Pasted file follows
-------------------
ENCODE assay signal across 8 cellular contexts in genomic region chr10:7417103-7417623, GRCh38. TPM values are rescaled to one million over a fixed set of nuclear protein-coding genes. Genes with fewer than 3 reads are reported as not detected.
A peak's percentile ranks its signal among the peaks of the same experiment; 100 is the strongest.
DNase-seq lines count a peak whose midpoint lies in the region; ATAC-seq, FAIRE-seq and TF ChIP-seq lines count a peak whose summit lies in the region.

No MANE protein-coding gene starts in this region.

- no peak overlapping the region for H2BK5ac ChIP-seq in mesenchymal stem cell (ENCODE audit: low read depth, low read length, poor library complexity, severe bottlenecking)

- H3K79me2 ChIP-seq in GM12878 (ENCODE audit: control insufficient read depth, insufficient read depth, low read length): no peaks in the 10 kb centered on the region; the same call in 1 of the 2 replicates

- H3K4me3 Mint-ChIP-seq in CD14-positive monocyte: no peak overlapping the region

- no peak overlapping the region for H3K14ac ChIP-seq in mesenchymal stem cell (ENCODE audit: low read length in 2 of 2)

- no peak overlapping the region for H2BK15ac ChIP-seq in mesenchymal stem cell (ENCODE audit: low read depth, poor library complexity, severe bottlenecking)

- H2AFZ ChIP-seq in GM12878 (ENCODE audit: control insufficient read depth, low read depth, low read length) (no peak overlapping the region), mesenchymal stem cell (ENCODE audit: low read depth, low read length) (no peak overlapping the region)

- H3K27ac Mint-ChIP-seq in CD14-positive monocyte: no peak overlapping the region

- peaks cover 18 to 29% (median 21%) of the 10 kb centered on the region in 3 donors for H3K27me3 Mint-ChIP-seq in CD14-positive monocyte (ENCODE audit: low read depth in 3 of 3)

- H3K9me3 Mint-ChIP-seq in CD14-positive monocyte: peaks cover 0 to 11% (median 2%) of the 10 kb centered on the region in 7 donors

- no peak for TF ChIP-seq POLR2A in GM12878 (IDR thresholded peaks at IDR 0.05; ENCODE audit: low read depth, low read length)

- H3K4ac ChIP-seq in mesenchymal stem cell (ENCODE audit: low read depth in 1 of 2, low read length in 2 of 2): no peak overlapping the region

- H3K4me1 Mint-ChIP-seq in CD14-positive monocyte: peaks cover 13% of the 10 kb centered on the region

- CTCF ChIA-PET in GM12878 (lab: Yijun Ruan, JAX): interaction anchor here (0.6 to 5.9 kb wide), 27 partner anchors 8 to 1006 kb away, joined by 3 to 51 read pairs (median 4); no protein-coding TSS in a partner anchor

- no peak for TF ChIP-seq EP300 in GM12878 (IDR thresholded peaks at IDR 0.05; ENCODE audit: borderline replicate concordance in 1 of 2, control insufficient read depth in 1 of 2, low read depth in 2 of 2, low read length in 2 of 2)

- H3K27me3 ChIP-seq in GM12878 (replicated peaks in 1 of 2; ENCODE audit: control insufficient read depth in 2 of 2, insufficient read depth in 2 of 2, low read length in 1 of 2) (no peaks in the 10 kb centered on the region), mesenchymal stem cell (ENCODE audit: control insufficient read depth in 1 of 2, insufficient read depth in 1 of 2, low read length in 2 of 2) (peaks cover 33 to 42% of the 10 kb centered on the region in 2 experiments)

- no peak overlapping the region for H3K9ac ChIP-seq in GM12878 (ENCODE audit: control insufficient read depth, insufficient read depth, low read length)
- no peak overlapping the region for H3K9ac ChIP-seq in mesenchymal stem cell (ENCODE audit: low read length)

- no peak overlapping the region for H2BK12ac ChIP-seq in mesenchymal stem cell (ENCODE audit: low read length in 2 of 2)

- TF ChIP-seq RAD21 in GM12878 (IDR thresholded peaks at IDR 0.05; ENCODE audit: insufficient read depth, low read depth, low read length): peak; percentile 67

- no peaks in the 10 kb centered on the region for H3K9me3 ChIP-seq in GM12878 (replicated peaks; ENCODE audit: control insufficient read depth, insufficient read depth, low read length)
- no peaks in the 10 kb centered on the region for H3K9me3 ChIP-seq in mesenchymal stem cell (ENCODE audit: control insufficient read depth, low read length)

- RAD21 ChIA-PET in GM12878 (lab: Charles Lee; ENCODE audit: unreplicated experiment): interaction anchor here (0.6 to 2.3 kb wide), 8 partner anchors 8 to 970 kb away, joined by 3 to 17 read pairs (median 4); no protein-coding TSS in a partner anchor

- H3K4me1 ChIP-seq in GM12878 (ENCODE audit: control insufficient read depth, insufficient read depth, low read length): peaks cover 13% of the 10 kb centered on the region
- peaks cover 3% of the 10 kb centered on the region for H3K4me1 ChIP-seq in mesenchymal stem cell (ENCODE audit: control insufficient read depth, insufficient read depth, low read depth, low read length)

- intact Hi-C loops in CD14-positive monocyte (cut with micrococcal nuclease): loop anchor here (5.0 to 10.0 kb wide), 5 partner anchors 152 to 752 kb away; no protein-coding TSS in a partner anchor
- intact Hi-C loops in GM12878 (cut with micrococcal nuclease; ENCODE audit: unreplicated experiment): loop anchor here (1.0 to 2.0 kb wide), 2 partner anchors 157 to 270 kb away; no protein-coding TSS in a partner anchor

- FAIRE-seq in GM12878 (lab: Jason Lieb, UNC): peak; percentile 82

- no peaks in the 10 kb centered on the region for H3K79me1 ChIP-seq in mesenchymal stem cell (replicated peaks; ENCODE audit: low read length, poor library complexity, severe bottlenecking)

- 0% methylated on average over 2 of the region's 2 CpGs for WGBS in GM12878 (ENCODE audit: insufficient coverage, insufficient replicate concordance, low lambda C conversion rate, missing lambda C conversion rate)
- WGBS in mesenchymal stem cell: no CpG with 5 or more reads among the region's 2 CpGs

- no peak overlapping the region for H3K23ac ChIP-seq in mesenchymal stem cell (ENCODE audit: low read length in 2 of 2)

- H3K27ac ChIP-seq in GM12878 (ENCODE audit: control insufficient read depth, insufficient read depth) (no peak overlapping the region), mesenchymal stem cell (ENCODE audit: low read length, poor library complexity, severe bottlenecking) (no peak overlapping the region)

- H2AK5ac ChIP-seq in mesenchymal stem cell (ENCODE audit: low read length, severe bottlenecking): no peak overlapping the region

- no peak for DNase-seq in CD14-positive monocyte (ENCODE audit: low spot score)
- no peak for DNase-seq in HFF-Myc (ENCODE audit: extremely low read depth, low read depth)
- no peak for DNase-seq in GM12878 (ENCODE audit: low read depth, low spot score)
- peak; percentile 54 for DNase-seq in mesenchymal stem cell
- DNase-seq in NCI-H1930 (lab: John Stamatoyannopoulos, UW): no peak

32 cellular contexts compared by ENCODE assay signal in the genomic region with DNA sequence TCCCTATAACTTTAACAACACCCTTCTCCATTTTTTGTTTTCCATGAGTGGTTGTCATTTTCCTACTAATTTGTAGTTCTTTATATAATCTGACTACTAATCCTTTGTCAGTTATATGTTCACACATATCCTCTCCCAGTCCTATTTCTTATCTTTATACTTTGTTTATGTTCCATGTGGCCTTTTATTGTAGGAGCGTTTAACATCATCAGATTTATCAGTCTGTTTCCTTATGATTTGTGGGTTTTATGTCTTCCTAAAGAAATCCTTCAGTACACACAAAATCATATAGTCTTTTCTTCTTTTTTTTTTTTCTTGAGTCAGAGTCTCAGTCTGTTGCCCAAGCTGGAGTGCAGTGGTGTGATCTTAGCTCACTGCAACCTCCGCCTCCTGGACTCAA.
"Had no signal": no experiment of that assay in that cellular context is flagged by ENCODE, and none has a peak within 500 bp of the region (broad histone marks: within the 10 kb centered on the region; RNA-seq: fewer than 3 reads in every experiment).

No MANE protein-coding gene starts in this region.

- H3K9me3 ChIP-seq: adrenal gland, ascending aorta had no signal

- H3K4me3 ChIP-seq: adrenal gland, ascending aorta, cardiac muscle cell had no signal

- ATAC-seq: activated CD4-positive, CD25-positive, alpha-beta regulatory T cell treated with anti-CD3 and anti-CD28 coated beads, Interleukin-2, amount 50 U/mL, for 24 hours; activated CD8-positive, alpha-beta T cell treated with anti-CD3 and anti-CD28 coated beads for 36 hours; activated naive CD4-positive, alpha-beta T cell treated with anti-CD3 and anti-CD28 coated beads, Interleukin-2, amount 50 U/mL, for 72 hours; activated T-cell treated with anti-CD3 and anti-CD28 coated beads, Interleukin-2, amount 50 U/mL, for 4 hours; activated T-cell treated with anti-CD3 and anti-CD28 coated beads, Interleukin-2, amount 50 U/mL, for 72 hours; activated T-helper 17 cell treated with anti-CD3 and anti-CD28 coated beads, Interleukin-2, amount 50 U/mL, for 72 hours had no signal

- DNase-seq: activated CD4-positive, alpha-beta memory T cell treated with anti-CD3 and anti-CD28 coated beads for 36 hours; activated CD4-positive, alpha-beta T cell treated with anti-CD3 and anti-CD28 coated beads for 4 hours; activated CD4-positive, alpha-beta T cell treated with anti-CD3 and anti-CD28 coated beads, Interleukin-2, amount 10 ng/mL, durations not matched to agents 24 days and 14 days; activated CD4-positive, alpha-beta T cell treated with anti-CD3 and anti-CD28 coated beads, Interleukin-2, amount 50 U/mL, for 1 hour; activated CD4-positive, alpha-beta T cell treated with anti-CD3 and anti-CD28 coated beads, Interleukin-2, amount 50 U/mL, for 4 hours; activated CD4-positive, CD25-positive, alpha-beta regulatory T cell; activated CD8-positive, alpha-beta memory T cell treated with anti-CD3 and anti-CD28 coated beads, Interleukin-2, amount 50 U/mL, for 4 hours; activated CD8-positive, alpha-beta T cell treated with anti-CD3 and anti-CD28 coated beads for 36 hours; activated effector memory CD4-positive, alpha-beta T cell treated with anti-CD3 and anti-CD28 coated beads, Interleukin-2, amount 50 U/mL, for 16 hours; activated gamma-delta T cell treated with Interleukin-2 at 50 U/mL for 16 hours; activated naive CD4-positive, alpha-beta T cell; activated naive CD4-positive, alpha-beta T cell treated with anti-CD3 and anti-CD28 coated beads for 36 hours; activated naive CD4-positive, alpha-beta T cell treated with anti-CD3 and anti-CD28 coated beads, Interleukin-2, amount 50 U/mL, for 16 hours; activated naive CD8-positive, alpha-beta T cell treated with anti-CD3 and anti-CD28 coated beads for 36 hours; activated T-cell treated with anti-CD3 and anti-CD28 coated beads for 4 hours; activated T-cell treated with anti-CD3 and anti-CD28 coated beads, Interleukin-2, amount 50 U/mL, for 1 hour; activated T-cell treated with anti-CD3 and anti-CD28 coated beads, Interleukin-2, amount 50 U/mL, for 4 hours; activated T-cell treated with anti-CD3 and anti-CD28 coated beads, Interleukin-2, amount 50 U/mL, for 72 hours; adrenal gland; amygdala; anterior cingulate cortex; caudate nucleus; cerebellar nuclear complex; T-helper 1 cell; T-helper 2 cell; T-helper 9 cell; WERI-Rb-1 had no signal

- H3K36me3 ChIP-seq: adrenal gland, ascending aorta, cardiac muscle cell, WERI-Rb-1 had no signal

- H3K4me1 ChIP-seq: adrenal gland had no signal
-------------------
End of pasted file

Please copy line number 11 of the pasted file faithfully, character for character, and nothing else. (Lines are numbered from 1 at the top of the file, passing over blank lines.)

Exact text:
- H3K27ac Mint-ChIP-seq in CD14-positive monocyte: no peak overlapping the region